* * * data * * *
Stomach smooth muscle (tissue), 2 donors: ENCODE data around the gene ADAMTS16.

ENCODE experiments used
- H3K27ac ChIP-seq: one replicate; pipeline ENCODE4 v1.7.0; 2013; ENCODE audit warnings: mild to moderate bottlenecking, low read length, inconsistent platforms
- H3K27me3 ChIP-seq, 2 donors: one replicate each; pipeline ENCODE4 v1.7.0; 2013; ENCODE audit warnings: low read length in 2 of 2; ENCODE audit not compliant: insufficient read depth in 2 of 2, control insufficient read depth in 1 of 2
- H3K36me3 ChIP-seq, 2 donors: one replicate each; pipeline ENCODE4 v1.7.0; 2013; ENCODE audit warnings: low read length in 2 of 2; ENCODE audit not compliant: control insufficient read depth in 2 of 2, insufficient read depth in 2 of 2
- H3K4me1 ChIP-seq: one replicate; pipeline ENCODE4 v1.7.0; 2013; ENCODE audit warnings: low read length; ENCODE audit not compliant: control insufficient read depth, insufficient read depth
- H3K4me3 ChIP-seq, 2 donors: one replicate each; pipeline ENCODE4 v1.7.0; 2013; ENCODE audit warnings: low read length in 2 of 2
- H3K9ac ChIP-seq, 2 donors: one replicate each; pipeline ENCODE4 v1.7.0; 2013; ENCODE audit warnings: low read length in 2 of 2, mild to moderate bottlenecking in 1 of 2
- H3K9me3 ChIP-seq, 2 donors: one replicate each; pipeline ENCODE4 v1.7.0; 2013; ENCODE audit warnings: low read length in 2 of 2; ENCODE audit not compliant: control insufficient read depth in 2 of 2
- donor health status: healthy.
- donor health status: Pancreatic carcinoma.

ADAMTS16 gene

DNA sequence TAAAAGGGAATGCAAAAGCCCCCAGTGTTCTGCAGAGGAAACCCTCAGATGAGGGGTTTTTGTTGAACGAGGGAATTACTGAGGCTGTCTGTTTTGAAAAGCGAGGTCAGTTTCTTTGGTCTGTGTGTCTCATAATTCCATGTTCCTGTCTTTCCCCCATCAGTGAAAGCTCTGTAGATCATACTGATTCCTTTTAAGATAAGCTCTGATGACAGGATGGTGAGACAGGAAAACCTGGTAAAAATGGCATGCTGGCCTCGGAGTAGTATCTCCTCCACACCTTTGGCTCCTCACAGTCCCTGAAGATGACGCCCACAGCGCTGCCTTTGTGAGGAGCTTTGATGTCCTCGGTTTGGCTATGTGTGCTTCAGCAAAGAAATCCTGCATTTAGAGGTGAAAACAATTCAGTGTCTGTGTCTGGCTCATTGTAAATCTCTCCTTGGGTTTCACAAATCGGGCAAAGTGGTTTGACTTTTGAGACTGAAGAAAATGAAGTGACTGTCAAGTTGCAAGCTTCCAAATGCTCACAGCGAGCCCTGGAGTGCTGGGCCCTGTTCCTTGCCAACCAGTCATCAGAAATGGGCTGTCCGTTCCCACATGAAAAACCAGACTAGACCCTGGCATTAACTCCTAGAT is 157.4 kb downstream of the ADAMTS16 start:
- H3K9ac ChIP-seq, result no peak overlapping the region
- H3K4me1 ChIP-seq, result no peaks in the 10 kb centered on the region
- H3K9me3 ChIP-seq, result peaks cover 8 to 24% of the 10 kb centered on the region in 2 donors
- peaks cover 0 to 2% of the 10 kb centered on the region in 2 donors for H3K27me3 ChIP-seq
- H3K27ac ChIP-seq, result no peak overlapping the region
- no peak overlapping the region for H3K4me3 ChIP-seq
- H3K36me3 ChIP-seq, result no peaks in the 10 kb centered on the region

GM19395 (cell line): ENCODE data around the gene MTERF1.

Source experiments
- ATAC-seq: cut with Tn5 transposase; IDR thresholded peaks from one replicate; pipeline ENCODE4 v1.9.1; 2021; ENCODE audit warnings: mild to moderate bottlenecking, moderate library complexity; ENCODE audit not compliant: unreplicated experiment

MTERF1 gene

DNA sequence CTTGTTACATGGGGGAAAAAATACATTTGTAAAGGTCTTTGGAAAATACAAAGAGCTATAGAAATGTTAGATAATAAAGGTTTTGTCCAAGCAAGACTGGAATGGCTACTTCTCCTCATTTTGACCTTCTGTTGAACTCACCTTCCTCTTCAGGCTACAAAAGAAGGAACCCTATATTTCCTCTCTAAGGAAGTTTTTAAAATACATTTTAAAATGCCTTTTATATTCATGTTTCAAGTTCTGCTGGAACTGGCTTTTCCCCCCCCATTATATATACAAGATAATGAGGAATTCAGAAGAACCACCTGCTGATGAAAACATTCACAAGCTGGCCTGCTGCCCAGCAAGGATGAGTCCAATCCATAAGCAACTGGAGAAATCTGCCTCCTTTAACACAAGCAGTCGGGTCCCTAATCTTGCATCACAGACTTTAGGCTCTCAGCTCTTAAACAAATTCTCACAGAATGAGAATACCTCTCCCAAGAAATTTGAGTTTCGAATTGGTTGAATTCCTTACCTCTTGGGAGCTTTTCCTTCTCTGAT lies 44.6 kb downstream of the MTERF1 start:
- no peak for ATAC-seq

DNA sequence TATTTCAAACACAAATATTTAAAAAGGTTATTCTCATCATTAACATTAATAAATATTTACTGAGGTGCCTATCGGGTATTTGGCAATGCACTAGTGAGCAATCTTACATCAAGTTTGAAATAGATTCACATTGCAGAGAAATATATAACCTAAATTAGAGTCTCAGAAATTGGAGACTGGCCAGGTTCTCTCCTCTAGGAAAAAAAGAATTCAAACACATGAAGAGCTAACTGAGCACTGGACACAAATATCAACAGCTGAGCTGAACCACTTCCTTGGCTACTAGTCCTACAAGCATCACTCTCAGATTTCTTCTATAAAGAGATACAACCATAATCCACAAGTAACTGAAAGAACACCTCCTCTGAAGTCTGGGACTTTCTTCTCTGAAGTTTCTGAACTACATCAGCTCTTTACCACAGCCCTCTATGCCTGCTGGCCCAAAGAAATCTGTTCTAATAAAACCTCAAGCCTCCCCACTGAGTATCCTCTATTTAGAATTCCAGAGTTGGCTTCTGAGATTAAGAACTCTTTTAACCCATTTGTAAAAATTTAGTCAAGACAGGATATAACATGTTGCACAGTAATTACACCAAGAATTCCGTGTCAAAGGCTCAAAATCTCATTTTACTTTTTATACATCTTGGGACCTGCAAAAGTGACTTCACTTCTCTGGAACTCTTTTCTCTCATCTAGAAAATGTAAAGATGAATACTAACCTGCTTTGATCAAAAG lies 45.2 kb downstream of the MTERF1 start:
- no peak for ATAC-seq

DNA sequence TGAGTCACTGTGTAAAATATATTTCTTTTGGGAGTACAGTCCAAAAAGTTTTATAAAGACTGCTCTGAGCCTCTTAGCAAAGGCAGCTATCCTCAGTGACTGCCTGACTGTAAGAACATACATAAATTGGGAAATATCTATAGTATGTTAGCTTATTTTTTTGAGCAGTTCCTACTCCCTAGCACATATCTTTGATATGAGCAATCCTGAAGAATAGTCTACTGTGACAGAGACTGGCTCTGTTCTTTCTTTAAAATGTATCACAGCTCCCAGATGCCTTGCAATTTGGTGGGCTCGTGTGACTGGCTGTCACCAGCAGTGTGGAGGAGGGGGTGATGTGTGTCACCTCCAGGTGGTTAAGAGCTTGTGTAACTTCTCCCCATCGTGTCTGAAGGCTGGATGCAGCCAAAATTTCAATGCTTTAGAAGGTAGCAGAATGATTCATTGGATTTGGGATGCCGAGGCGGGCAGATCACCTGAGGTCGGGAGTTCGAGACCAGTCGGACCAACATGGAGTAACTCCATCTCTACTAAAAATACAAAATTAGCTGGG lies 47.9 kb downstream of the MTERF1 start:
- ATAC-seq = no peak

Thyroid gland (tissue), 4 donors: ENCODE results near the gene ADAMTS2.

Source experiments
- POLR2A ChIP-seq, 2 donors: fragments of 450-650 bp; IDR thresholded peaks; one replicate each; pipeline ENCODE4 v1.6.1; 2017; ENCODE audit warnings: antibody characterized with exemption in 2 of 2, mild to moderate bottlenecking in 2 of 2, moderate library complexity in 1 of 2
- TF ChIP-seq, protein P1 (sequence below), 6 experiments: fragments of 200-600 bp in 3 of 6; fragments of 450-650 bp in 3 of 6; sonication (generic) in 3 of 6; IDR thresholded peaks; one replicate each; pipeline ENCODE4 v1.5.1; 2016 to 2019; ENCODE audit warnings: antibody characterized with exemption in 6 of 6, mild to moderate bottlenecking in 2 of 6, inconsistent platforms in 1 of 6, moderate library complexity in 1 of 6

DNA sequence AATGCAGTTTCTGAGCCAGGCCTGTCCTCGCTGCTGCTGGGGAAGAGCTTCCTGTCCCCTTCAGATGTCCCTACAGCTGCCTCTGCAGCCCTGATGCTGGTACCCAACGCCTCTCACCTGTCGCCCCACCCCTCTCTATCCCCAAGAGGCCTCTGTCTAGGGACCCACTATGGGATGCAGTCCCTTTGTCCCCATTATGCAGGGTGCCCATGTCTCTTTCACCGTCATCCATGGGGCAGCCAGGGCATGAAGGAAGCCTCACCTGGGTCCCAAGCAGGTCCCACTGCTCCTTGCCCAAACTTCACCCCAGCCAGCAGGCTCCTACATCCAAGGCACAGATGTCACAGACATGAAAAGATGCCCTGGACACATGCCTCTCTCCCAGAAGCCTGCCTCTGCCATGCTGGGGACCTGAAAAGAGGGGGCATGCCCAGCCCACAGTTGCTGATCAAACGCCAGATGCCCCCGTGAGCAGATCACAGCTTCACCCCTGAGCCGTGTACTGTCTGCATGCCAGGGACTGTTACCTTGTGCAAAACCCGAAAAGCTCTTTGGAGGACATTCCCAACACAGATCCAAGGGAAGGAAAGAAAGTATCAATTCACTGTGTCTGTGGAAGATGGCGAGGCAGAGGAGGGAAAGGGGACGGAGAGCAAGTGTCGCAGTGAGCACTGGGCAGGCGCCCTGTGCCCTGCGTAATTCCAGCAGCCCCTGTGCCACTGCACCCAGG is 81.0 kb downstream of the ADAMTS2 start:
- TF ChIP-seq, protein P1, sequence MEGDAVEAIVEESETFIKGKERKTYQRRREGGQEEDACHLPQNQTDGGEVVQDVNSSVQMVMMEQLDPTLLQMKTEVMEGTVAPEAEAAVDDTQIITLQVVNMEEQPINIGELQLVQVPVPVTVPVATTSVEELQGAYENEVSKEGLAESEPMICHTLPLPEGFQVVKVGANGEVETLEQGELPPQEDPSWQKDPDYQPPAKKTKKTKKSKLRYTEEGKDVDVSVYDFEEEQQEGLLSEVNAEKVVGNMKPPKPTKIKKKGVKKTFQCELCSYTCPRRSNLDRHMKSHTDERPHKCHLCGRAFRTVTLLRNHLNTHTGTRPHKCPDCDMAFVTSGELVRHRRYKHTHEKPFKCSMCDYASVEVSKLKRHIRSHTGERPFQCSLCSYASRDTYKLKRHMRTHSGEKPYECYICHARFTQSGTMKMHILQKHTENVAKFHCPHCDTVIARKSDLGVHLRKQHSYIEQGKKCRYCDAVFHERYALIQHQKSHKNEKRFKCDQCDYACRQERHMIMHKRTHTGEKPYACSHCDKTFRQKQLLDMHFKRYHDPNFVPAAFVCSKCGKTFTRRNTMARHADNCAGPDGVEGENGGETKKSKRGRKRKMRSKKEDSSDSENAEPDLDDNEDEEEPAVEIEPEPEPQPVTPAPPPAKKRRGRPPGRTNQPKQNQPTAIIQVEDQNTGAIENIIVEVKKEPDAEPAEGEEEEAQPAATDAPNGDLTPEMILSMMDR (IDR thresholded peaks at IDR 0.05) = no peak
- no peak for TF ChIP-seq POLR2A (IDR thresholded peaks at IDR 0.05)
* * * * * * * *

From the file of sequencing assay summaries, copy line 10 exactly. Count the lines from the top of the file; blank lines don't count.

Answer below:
- donor health status: healthy.